Mike had perfect 20 / 20  vision.  However, his eyes didn’t work together as a team.  First Grade was hell, to put it mildly.

Family Treasures No. 27, Colored Glasses

After watching a late night news broadcast featuring the experiments of Dr. Irlen in England, we purchased sunglasses with yellow, red, purple or green lenses. Wearing the glasses, Mike was able to see the letters lined up in the proper order and track from the end of one line to the beginning of the next … for twenty minutes at a time.  It takes only twenty minutes for the brain to reprogram itself.  this is called the Hawthorne Effect. By taking the glasses off and putting them on every twenty minutes he was able to do his schoolwork and to devour the books that he had been unable to read.  The yellow lenses worked best.  Our next bit of fortune was finding a remarkable woman who had developed a system of reprogramming the brain.  Though challenging, it was successful.  The colored glasses found their way to the bottom of his drawer.  They had turned his life around and given him hope that his dream of being an astronaut might still come true.  He now works for Moon Express, with the goal of winning the Google Lunar X Prize.

Drawing: drawn first with fountain pen filled with Noodler’s Rome Burning Ink, followed by watercolor.  I decided not to paint the black ear pieces.  I didn’t want to distract from the colored lenses.

I am reading Ramachandran’s Phantoms In The Brain.

Reflections, Pen and Ink study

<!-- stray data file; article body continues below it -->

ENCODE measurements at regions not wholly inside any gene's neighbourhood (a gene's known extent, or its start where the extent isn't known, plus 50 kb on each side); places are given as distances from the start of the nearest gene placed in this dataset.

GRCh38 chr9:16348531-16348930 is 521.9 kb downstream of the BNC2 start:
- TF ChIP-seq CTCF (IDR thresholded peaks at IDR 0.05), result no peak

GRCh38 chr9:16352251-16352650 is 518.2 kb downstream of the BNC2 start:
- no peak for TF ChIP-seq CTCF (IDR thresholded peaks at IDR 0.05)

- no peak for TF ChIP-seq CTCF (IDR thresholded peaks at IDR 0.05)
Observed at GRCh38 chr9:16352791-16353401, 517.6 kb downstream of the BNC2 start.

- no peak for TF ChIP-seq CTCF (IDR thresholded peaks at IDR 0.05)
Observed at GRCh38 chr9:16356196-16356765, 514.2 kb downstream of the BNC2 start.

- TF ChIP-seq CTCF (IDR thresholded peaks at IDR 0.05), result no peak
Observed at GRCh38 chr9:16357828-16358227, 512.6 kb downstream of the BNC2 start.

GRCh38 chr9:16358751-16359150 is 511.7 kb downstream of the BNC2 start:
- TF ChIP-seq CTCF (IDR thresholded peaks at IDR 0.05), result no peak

How often do we ( I am assuming I am not the only one ) perceive an object in the road ahead to be something that it isn’t?  How often have we puzzled over an object’s use when we have not encountered anything like it before?  Why, when a room full of artists are asked to draw a still life of a tea set as realistically as possible, is there such variation in the shape of the teapot? Some are short and fat, some are tall and thin.

Picasso Guitars is currently at the Museum of Modern Art in New York City.  Why, no matter how Picasso deconstructed the image of a guitar, do we recognize it as a guitar?

“If you look straight ahead, the entire world on your left is mapped onto your right visual cortex and the world to the right of your center of gaze is mapped onto your left visual cortex.

But the mere existence of this map does not explain seeing, for as I noted earlier, there is no little man inside watching what is displayed on the primary visual cortex.  Instead, this first map serves as a sorting and editorial office where redundant or useless information is discarded wholesale and certain defining attributes of the visual image — such as edges — are strongly emphasized.  (This is why a cartoonist can convey such a vivid picture with just a few pen strokes depicting the outlines or edges alone; he’s mimicking what your visual system is specialized to do.)” quoted from Chapter Four of Phantoms In The Brain.

Most likely, if someone has not ever seen a guitar or a stringed instrument similar to a guitar, that person will not recognize the subject of Picasso’s exhibit as a guitar.  The objects I drew in the above study will be recognized by some, but not all.  My children might recognize all of the objects because they saw them almost daily before they went to college.  My simplification of the objects combined with the brain’s simplification of the information I have drawn will be understood by some, but not all.

No wonder there is such a struggle for some viewers to accept abstract art.

As artists we must simplify shapes, colors and values.  Our eyes perceive far more than our pigments are capable of expressing.